Various alcoholic beverages can be made with apples, but can’t be called cider.

For example, Calvados is an apple brandy made in Normandy, France. That same area is responsible for the amazing beverage pommeau - a blend of young Calvados and fresh apple juice that is aged for up to three years in oak barrels, resulting in a rich and flavorful drink reminiscent of a light dessert wine.

To the north, Quebec is known for their cidre de glace. Only in production for a couple decades or so, ‘ice cider’ is made with apples left exposed to the weather until the dead of winter. The pressed juice is so thick and heavy, it yields a viscous treat with a glorious balance of syrupy sweetness and bracing acidity.

Speaking of sweetness...

Stormalong's Mass Appeal is a great example of a semi dry cider.
Courtesy of Stormalong

What about sweetness?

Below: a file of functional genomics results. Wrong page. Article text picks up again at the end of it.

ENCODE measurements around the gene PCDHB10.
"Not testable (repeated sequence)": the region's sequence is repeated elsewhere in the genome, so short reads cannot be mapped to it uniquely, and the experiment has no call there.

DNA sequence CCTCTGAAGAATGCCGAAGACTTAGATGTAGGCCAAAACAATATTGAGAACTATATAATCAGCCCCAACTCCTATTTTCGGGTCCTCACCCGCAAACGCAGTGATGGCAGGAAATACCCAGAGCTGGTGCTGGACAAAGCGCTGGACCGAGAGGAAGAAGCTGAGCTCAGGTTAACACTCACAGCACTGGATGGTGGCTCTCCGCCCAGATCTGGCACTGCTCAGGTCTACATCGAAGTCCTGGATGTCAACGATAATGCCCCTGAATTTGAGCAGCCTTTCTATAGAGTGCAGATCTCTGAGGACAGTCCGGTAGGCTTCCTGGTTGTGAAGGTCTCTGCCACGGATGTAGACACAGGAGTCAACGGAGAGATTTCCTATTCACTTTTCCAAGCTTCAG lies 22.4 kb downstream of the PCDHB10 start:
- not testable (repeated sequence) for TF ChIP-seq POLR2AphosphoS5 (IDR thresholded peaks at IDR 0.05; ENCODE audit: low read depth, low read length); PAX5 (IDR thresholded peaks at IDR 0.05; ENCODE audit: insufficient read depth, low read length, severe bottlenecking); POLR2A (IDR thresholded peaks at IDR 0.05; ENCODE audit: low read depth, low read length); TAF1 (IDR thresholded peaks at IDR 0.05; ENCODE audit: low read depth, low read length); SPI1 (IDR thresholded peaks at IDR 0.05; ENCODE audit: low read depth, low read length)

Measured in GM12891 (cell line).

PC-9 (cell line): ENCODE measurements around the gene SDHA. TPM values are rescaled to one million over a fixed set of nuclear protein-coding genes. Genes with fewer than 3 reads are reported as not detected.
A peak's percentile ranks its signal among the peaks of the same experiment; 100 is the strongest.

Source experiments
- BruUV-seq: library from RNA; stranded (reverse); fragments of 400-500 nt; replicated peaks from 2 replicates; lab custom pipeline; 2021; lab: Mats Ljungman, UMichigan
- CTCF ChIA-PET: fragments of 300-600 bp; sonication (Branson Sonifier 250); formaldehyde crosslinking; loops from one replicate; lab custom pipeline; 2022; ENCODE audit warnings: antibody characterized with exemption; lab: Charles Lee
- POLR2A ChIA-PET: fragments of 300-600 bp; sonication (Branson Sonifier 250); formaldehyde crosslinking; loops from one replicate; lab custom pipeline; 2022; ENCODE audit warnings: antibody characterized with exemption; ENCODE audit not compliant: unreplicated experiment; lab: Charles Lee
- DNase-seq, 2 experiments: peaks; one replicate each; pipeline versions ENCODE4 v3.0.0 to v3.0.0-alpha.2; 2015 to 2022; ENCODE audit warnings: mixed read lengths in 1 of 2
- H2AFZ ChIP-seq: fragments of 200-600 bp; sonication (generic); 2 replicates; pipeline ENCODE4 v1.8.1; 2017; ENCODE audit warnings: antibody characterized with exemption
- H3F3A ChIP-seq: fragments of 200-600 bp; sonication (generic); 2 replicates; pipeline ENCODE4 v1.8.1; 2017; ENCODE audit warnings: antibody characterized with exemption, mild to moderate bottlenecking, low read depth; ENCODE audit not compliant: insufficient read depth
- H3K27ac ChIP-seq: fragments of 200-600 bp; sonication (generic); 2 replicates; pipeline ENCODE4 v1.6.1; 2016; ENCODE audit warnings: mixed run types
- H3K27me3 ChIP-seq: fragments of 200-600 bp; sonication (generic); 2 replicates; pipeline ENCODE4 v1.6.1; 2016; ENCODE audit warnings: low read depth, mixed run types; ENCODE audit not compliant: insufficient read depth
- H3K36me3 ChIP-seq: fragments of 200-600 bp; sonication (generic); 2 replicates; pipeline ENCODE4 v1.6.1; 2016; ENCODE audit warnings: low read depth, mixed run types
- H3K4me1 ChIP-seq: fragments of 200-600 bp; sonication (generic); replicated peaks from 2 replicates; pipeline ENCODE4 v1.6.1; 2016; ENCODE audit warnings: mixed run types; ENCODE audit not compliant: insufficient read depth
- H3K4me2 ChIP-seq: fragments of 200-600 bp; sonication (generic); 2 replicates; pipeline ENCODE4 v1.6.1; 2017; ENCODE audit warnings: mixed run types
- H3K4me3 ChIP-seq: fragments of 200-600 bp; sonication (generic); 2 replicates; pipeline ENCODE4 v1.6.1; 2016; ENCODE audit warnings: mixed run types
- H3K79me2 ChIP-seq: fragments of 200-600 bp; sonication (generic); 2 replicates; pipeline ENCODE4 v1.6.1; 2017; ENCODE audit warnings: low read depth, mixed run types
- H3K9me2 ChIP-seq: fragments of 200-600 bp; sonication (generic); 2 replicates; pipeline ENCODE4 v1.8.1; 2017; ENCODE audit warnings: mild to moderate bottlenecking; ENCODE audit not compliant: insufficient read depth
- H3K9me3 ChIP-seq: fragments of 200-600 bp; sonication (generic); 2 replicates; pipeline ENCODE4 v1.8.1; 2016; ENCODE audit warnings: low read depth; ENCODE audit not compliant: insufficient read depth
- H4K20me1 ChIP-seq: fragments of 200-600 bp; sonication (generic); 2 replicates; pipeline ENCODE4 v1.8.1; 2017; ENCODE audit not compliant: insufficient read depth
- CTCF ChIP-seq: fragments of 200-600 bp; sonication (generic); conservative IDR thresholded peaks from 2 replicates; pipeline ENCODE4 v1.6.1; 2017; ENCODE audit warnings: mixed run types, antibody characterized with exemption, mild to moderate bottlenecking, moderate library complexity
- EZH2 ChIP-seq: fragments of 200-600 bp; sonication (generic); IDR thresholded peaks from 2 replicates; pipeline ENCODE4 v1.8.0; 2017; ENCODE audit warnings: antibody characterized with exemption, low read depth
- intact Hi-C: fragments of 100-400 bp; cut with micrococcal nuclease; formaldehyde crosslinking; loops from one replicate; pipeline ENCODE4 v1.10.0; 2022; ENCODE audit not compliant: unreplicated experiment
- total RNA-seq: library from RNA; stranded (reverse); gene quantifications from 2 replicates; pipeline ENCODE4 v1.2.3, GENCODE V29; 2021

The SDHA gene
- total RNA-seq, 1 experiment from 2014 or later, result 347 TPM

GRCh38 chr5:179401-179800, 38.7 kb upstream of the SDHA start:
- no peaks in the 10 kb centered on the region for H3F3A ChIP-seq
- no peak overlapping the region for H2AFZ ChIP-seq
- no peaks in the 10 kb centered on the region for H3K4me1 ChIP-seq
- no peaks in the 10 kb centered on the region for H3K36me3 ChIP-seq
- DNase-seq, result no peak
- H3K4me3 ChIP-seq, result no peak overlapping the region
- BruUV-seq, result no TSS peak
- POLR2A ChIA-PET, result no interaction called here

Most people think of all cider as being sweet. While that is certainly the case in some examples, most ciders are much less sweet than you may expect and can even be bone-dry. It’s all in the hands of the cider maker.

Fermentation is basically allowing yeasts to consume the sugars in a liquid, in this case apple juice. Our main reward from this process is the creation of ethyl alcohol - the booze in wine, beer and cider. (The process also creates organic gasses that can be trapped to provide carbonation.) If all the sugars are converted into alcohol, the resulting beverage is naturally dry. If some of the sugars are left unfermented, the drink will have some level of residual sweetness to it. Cider makers can control this process, deciding just how much sugar they want to remain in the final product.

Ciders are grouped into different categories based on sweetness. The categories are dry, semi dry (also called semisweet), and sweet. When examining cider packaging you might also see these descriptors in French, which would read as brut, demi-sec and doux.

It’s important to remember that residual sweetness doesn’t always mean the drink will taste sweet. Small amounts of remaining sugars will give the cider (or wine) a fuller feel in your mouth, and will act as a counterpoint to the acidity and alcohol in the drink. As the amount of sugars increases, they start to become noticeable.